So I’ve done the pain staking (very worth it) process of installing Vista on my epic Toshiba M200 Tablet but for the longest time I couldn’t use Aero. Now as my last statement suggests, yes I found a way to run Aero… semi stable (see the list of things that I’ve noticed crash Aero).

To do so I needed:

So first up, I uninstalled my current drivers using the Control Panel, restarted and then ran Nasty File Remover (see below for how I had mine setup)

as you can tell, Aero is running... taken after I did this
as you can tell, Aero is running... taken after I did this

After I did that I downloaded and extracted the nVIDIA ForceWare 98.16 drivers from above to my desktop and copied the modded nvgm.inf to the folder (had to overwrite the existing one). Once it was copied I ran the setup.exe in the folder and restarted my computer. Once my computer was back up and running I started the Desktop Window Manager Session Manager in the Windows Services and applied the Aero effect in the Window Color and Appearance option in Personalize.

I decided to run a Windows Experience Index test to see how my stats improved and I was quite pleased, Gaming Graphics went from 1.0 to 2.3 although Graphics stayed at 1.0.

Windows Experience Index

Things I’ve noticed that crash Aero:

  • Opening some programs in full screen
  • Opening Windows Media Player
  • Opening Paint (yes… mspaint)
  • Going to My Pictures (probably due to thumbnails)

I’ve noticed it flickers sometimes on and off when opening some things, but if it ever crashes I can minimize all my windows then go into the Windows Services and restart the Desktop Window Manager Session Manager. To help improve its stability I went to the Performace under Advanced system settings and toggled Adjust for best performance then checked off Use visual styles on windows and buttons. I had to minimize all my windows and restart the Desktop Window Manager Session Manager to get Aero back but it’s now running fairly well.

Here’s a screenshot of Aero Glass running at 1400 x 1050 @ 32bit color on the Toshiba M200

M200 Aero Demo

As a side note, one may ask why I’m not using the latest 179.xx Forceware drivers and well the answer to that is simple: they don’t work (I tried them). What I may try next are the ~100.xx  Forceware drivers to see if they can add more stability, but for now I’m pleasde with what I have at the moment.

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Toshiba M200 and a Solid State Drive

So I decided to amp up the performance of my Toshiba Protege M200 tablet by installing a Transcend 64GB SSD into the already awesome device. And I must say: Wow! So quiet! And it got a huge boost to hard drive performance all the way from 4.4 to 5.8 in the Windows Experience Index. On top of that it’s a lot cooler now but did I mention quiet???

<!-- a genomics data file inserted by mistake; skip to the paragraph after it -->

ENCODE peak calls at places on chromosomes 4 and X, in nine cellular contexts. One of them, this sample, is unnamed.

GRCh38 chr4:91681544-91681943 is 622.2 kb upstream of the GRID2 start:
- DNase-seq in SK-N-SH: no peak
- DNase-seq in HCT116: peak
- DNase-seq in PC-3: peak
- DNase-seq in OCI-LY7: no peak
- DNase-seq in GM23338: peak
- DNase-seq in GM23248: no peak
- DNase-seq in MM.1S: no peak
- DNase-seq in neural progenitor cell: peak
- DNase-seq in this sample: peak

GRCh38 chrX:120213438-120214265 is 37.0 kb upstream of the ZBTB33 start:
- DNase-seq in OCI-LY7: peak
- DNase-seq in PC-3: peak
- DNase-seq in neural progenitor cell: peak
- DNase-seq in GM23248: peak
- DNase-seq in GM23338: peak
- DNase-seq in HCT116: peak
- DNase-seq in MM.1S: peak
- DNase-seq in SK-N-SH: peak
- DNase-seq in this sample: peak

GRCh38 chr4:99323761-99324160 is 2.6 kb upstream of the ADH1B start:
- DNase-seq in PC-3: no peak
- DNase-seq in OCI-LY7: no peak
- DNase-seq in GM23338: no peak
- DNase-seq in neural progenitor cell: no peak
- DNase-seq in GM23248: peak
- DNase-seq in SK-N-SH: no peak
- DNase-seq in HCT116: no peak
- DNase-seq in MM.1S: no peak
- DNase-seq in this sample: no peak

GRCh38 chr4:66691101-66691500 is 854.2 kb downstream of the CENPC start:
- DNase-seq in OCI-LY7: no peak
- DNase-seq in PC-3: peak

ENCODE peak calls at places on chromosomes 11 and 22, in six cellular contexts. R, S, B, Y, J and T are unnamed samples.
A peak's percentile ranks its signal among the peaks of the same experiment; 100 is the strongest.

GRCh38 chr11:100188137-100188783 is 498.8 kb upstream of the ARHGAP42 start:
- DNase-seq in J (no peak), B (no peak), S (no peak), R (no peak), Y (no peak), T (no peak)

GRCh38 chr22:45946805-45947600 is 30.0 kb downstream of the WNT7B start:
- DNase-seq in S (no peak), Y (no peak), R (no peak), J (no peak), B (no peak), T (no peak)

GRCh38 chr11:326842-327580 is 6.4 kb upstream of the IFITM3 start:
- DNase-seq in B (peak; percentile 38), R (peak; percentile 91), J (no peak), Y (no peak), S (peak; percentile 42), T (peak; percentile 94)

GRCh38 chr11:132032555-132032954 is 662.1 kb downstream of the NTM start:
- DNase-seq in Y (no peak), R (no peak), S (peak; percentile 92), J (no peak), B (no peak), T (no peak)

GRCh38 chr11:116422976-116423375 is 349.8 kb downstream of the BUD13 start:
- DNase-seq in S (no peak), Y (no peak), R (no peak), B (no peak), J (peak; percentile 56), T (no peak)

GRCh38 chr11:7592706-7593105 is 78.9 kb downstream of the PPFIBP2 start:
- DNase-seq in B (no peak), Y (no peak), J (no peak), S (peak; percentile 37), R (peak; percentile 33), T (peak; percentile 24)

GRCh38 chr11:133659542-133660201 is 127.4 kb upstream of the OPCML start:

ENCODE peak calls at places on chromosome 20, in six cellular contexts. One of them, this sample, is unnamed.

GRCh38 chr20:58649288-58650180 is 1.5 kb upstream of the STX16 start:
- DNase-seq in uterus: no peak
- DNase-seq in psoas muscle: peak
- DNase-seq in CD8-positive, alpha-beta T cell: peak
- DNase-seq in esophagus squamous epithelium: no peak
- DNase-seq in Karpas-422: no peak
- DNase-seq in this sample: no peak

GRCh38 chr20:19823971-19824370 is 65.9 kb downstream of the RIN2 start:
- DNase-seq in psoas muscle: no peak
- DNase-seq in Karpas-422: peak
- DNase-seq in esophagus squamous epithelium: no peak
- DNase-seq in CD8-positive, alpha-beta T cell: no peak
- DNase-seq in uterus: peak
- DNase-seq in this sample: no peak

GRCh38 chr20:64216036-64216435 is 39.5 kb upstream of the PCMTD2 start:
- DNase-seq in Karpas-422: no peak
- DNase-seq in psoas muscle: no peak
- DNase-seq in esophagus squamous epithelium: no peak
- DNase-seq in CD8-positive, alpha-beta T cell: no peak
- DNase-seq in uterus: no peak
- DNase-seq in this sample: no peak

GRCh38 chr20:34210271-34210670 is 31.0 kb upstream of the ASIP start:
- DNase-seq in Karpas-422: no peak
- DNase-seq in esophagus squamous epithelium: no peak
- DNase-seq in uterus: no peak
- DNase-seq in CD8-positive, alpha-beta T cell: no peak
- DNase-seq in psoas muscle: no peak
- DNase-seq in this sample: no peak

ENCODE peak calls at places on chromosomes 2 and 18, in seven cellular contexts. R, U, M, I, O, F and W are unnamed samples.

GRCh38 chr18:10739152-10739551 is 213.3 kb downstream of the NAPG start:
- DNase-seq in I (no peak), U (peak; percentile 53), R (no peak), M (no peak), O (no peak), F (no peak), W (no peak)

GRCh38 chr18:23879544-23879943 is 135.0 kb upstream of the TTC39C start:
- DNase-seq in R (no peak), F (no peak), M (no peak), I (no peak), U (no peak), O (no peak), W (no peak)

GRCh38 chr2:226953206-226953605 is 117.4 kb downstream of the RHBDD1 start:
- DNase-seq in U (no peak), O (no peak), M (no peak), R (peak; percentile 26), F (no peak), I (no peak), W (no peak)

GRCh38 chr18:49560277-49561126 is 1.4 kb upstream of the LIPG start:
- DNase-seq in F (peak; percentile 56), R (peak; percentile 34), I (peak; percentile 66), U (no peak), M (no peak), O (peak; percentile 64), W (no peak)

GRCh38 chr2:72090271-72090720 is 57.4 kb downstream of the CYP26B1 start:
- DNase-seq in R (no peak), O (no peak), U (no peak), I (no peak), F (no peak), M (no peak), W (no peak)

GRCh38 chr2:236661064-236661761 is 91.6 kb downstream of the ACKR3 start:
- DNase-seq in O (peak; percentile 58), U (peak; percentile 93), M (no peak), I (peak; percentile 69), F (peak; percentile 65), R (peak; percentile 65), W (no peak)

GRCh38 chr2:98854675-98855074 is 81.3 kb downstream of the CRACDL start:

I have my power options in Windows to allow the processor to lower it’s speed even on full power so the fan barely comes on. Even while I type this post, the fan it totally silent so this computer is emanating NO SOUND what so ever and holding steady at 55c for the processor temp. Now of course compared to my new 45nm quad core AMD which is 45c at full load, doesn’t come close. But for a 90nm processor in a 5 year old tablet laptop, I’m doing pretty damn good.

Q: Does it really boot faster with SSD?

A: I’d say it shaves about 2-3 seconds off the boot time of mine*.

Q: Does your profile and applications load faster?

A: Definitely seems more responsive, yes. For both loading my profile and applications.

Q: Is Aero any more stable with the SSD?

A: Not really.

Q: Do games play better with the SSD?

A: I may see a bit better on loading screens but overall frame rates will probably remain the same.**

Q: Has your battery life improved a lot?

A: Solid State Drives require far less power than traditional hard drives, but how much they actually draw on the battery I can’t really say (verses the cpu or gfx). Presumably I should, but I haven’t had the chance to test it yet well yet. So far Vista estimates about 2:30 hours on the battery with my current setup. I’ll know more when classes return.

*Specs: 1.8 GHz, 2GB PC2700, Clean Vista Ultimate Install

**No games installed yet


Regex and Anchor tags

I had been looking on the Internet for a solution to a program I had be working on and sadly didn’t come up with one. I was trying to find a way to use regular expressions to find all the html anchor tags in a string along with matching a wild card URL (ie:*test.html). And after many hours of thrusting my head into my keyboard I came up with:

/<a [^><]*href=[\”\’][^\”\’><]*<rule>[^\”\’><]*[\”\’][^>]*>\s*.*\s*<\/a>/iU

You’d replace <rule> with what ever url rule you want, except for any wild cards in the url I needed to use [^\”\’><]* instead of just .* . This would prevent it from matching outside of the anchor. Bascially [^\”\’><]*  means: match any character except a double quote, single quote, greater than sign, or less than sign. All of which should not be in the href field to begin with.

If you wanted to see what the content of the anchor tag was or the matched href, simply put some brackets around like so:

/<a [^><]*href=[\”\’]([^\”\’><]*<rule>[^\”\’><]*)[\”\’][^>]*>(\s*.*\s*)<\/a>/iU

Hope this helps someone. You can of course adapt this to other html tags by replacing ‘a’ for ‘table’ or w/e. Same with the href. has a great resource for testing regex in real time and has a great cheat sheet as well.